Hearing loss, also known as hearing impairment or deafness, is the inability to detect or a decreased sensitivity to sounds. Unfortunately, hearing loss is extremely common and becomes even more prevalent as we age. Presbycusis is a term that specifically refers to the loss of hearing as we age. It is estimated that 1 in 3 of adults in the US ages 65 to 75 have some degree of hearing loss. For those above the age of 75, almost 1 in 2 people have hearing impairment.
When describing hearing loss, it is useful to consider the type of hearing loss, degree of hearing loss, and configuration of hearing loss (2). In children, it is important to diagnose hearing loss as soon as possible as it may have drastic consequences on learning and development. However, hearing loss also can have negative ramifications for adults considering it can impact employment, education, and general wellbeing.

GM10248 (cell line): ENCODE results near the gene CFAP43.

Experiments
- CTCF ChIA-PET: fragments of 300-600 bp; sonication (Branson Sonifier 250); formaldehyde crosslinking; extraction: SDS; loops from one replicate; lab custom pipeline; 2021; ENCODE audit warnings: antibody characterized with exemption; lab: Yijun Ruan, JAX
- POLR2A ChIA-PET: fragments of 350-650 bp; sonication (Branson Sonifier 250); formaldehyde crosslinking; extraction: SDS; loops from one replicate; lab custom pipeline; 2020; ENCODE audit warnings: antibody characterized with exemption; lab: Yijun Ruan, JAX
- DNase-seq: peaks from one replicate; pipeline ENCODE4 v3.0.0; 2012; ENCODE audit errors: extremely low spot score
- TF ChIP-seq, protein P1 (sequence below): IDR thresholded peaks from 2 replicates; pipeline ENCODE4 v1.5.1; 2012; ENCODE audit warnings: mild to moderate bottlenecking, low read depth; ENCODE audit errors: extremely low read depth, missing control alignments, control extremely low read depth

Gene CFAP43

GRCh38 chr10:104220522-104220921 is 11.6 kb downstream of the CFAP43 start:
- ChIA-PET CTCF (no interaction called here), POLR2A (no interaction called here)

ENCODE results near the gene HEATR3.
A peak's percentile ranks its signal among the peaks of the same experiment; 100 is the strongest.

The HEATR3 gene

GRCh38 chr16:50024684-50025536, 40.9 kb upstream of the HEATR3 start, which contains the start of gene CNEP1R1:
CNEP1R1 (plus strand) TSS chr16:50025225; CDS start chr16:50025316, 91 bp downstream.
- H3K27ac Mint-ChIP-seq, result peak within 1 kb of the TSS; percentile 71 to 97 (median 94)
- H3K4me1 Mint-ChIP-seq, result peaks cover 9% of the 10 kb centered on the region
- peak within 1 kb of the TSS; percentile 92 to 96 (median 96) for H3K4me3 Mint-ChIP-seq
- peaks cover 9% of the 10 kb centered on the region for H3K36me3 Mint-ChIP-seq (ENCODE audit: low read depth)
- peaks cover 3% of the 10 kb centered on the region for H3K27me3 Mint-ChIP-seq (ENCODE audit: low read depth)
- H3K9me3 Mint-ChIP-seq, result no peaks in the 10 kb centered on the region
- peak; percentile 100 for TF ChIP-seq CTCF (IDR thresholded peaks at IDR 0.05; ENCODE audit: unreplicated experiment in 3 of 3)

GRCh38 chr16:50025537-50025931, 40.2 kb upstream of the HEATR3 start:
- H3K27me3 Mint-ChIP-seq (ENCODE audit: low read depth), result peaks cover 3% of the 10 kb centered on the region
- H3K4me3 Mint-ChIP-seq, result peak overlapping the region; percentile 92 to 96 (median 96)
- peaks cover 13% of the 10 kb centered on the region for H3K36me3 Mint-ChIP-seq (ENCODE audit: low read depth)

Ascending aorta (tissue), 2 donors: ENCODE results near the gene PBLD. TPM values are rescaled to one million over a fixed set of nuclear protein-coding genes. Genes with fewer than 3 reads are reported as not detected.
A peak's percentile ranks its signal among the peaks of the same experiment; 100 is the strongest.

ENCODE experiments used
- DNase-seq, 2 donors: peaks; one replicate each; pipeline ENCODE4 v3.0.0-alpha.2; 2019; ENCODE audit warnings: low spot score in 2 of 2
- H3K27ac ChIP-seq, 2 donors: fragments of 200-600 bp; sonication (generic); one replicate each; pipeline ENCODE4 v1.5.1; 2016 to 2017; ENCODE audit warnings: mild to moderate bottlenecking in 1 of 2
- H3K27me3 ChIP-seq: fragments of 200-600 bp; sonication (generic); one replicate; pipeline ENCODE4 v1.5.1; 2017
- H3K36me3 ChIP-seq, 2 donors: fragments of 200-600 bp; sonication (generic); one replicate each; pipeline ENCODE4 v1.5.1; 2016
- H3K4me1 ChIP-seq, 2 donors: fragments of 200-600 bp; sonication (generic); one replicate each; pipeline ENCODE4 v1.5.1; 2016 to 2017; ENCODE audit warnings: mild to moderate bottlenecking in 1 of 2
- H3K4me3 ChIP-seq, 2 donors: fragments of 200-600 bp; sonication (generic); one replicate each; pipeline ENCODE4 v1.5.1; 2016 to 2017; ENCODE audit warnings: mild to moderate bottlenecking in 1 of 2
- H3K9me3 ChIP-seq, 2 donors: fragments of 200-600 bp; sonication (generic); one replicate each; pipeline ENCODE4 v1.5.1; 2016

Types of hearing loss include the following:
- Conductive hearing loss occurs when sound is not transmitted through the outer ear canal to the eardrum, and to the small bones of the middle ear termed ossicles. Symptoms usually include an inability to hear faint sounds or a reduction in overall sound. This can usually be medically or surgically corrected.
- Sensorineural hearing loss occurs when there is damage to the inner ear, known as the cochlea or the auditory nerve itself. This is the most common type of permanent hearing loss and is usually refractory to medical or surgical intervention. Symptoms usually include an inability to hear faint or even all sounds.
- Mixed hearing loss occurs when there is a combination of conductive and sensorineural hearing loss.